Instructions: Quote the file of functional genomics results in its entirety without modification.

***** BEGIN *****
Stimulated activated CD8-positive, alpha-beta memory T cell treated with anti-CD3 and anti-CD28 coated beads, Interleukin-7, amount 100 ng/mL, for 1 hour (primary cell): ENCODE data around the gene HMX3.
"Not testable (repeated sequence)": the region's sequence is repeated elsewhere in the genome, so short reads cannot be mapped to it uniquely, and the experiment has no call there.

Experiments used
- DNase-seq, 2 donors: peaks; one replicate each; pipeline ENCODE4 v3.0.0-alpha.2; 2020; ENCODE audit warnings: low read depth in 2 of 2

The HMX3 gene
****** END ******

Stimulated activated CD8-positive, alpha-beta memory T cell treated with anti-CD3 and anti-CD28 coated beads, Interleukin-7, amount 100 ng/mL, for 1 hour (primary cell): ENCODE data around the gene HMX3.
"Not testable (repeated sequence)": the region's sequence is repeated elsewhere in the genome, so short reads cannot be mapped to it uniquely, and the experiment has no call there.

Experiments used
- DNase-seq, 2 donors: peaks; one replicate each; pipeline ENCODE4 v3.0.0-alpha.2; 2020; ENCODE audit warnings: low read depth in 2 of 2

The HMX3 gene